Dive into Deep Learning
Table Of Contents
Dive into Deep Learning
Table Of Contents

MXNet documentation

Due to the length of this book, it is impossible for us to introduce all MXNet functions and classes. The API documentation and additional tutorials and examples provide plenty of documentation beyond the book.

Finding all the functions and classes in the module

In order to know which functions and classes can be called in a module, we use the dir function. For instance we can query all the members or properties in the nd.random module.

In [1]:
from mxnet import nd
print(dir(nd.random))
['NDArray', '_Null', '__all__', '__builtins__', '__cached__', '__doc__', '__file__', '__loader__', '__name__', '__package__', '__spec__', '_internal', '_random_helper', 'current_context', 'exponential', 'gamma', 'generalized_negative_binomial', 'multinomial', 'negative_binomial', 'normal', 'numeric_types', 'poisson', 'shuffle', 'uniform']

Generally speaking, we can ignore functions that start and end with __ (special objects in Python) or functions that start with a single _(usually internal functions). According to the remaining member names, we can then hazard a guess that this module offers a generation method for various random numbers, including uniform distribution sampling (uniform), normal distribution sampling (normal), and Poisson sampling (poisson).

Finding the usage of specific functions and classes

For specific function or class usage, we can use the help function. Let’s take a look at the usage of the ones_like,  such as the NDArray function as an example.

In [2]:
help(nd.ones_like)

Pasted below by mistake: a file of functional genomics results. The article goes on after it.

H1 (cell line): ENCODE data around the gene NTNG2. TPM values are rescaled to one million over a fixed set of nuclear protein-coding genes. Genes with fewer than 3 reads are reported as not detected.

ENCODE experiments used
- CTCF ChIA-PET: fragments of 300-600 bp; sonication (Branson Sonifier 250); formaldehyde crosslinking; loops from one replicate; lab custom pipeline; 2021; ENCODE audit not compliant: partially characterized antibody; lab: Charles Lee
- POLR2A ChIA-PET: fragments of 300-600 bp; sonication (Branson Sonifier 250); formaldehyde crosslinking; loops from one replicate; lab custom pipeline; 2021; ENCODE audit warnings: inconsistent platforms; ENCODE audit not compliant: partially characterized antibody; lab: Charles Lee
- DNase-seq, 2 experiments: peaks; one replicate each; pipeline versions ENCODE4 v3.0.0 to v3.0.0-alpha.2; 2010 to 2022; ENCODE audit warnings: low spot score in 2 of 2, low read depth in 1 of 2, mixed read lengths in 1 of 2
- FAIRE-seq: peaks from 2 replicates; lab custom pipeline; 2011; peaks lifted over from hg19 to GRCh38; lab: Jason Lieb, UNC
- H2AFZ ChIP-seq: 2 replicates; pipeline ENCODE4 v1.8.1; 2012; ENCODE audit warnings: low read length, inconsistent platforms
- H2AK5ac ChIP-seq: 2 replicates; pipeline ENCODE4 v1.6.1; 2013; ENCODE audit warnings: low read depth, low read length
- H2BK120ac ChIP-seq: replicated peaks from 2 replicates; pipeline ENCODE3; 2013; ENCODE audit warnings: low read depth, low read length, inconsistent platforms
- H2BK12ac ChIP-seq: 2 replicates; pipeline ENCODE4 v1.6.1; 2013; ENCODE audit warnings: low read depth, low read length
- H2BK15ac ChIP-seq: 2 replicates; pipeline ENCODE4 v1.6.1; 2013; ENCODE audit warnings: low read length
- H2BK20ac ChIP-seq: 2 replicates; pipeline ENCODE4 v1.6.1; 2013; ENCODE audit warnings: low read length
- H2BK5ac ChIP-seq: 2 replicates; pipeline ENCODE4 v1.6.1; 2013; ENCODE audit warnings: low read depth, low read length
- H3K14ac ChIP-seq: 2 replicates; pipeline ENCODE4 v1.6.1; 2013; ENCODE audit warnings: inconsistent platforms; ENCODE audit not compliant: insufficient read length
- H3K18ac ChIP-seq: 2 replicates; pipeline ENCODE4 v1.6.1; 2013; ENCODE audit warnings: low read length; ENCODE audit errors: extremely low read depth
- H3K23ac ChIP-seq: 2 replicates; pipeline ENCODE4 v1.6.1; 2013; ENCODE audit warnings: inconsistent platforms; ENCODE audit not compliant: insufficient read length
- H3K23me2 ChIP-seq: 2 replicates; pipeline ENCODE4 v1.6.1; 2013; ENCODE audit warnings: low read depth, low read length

Help on function ones_like:

ones_like(data=None, out=None, name=None, **kwargs)
    Return an array of ones with the same shape and type
    as the input array.

    Examples::

      x = [[ 0.,  0.,  0.],
           [ 0.,  0.,  0.]]

      ones_like(x) = [[ 1.,  1.,  1.],
                      [ 1.,  1.,  1.]]



    Parameters
    ----------
    data : NDArray
        The input

    out : NDArray, optional
        The output NDArray to hold the result.

    Returns
    -------
    out : NDArray or list of NDArrays
        The output of this function.

From the documentation, we learned that the ones_like function creates a new one with the same shape as the NDArray and an element of 1. Let’s verify it:

In [3]:
x = nd.array([[0, 0, 0], [2, 2, 2]])
y = x.ones_like()
y
Out[3]:

[[1. 1. 1.]
 [1. 1. 1.]]
<NDArray 2x3 @cpu(0)>

In the Jupyter notebook, we can use ? to display the document in another window. For example, nd.ones_like? will create content that is almost identical to help(nd.ones_like), but will be displayed in an extra window. In addition, if we use two nd.ones_like??, the function implementation code will also be displayed.

API Documentation

For further details on the API details check the MXNet website at http://mxnet.apache.org/. You can find the details under the appropriate headings (also for programming languages other than Python).

Exercise

Check out the documentation for ones_like and for autograd.

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